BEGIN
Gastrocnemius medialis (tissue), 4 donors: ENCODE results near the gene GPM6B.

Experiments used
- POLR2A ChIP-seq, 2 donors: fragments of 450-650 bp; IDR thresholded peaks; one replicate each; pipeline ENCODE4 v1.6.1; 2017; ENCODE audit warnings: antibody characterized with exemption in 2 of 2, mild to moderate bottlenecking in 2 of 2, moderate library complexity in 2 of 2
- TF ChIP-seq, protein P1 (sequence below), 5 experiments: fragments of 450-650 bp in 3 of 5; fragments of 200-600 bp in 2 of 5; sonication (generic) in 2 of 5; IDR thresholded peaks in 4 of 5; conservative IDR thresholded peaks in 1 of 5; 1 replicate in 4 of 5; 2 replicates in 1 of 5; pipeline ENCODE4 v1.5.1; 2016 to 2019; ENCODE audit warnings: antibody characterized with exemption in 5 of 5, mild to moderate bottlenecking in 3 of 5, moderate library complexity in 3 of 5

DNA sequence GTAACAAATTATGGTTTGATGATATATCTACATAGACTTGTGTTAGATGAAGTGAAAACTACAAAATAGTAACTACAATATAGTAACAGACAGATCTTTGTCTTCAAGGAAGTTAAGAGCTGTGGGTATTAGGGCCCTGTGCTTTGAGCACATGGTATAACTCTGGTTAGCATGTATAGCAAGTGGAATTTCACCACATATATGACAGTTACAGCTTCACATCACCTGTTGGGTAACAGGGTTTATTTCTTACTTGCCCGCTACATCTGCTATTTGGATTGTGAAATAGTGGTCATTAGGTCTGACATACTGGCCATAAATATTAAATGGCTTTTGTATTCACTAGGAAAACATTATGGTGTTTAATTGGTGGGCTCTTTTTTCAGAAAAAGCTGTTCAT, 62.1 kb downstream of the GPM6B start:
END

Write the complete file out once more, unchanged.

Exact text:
Gastrocnemius medialis (tissue), 4 donors: ENCODE results near the gene GPM6B.

Experiments used
- POLR2A ChIP-seq, 2 donors: fragments of 450-650 bp; IDR thresholded peaks; one replicate each; pipeline ENCODE4 v1.6.1; 2017; ENCODE audit warnings: antibody characterized with exemption in 2 of 2, mild to moderate bottlenecking in 2 of 2, moderate library complexity in 2 of 2
- TF ChIP-seq, protein P1 (sequence below), 5 experiments: fragments of 450-650 bp in 3 of 5; fragments of 200-600 bp in 2 of 5; sonication (generic) in 2 of 5; IDR thresholded peaks in 4 of 5; conservative IDR thresholded peaks in 1 of 5; 1 replicate in 4 of 5; 2 replicates in 1 of 5; pipeline ENCODE4 v1.5.1; 2016 to 2019; ENCODE audit warnings: antibody characterized with exemption in 5 of 5, mild to moderate bottlenecking in 3 of 5, moderate library complexity in 3 of 5

DNA sequence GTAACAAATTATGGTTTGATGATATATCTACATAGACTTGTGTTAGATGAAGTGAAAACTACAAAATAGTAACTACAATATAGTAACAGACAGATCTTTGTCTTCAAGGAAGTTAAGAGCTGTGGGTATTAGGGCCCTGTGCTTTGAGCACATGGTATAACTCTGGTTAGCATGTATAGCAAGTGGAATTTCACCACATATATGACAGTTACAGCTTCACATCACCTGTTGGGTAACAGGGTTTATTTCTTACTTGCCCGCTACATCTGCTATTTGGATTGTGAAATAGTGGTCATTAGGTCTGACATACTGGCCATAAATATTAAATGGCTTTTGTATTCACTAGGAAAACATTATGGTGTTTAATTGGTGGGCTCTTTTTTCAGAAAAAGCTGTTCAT, 62.1 kb downstream of the GPM6B start: